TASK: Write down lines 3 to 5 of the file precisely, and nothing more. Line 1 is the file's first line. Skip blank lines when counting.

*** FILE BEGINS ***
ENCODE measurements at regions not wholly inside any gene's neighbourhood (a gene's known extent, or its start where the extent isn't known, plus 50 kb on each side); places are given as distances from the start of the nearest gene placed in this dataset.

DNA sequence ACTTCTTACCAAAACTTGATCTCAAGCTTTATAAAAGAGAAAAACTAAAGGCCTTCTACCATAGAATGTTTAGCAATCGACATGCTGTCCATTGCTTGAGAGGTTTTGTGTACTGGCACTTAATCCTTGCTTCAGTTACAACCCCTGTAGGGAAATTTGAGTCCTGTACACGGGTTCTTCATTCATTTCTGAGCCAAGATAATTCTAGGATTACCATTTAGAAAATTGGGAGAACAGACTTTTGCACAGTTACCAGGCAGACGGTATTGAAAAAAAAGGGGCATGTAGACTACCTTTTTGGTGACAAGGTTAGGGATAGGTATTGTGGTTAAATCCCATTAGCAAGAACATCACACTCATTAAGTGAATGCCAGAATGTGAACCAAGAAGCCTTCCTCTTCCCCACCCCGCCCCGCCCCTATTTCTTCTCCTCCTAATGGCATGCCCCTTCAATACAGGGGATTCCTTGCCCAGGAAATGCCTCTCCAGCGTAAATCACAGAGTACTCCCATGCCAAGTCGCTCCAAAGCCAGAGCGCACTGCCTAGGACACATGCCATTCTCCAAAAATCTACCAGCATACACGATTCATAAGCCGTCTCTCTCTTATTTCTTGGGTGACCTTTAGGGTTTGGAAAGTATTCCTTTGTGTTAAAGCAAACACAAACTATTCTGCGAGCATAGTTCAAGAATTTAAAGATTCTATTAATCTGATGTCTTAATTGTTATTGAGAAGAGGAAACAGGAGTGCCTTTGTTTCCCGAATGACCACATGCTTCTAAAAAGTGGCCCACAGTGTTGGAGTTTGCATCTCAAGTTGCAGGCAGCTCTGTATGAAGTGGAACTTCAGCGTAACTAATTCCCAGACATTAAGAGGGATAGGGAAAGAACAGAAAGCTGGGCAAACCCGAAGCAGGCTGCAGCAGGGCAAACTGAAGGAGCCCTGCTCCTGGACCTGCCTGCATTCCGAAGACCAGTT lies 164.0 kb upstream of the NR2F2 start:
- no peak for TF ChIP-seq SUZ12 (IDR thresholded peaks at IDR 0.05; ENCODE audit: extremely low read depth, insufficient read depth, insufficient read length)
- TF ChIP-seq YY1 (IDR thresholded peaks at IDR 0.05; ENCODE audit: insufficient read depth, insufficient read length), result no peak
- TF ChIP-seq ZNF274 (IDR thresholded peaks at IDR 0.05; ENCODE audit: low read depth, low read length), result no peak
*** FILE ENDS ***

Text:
- no peak for TF ChIP-seq SUZ12 (IDR thresholded peaks at IDR 0.05; ENCODE audit: extremely low read depth, insufficient read depth, insufficient read length)
- TF ChIP-seq YY1 (IDR thresholded peaks at IDR 0.05; ENCODE audit: insufficient read depth, insufficient read length), result no peak
- TF ChIP-seq ZNF274 (IDR thresholded peaks at IDR 0.05; ENCODE audit: low read depth, low read length), result no peak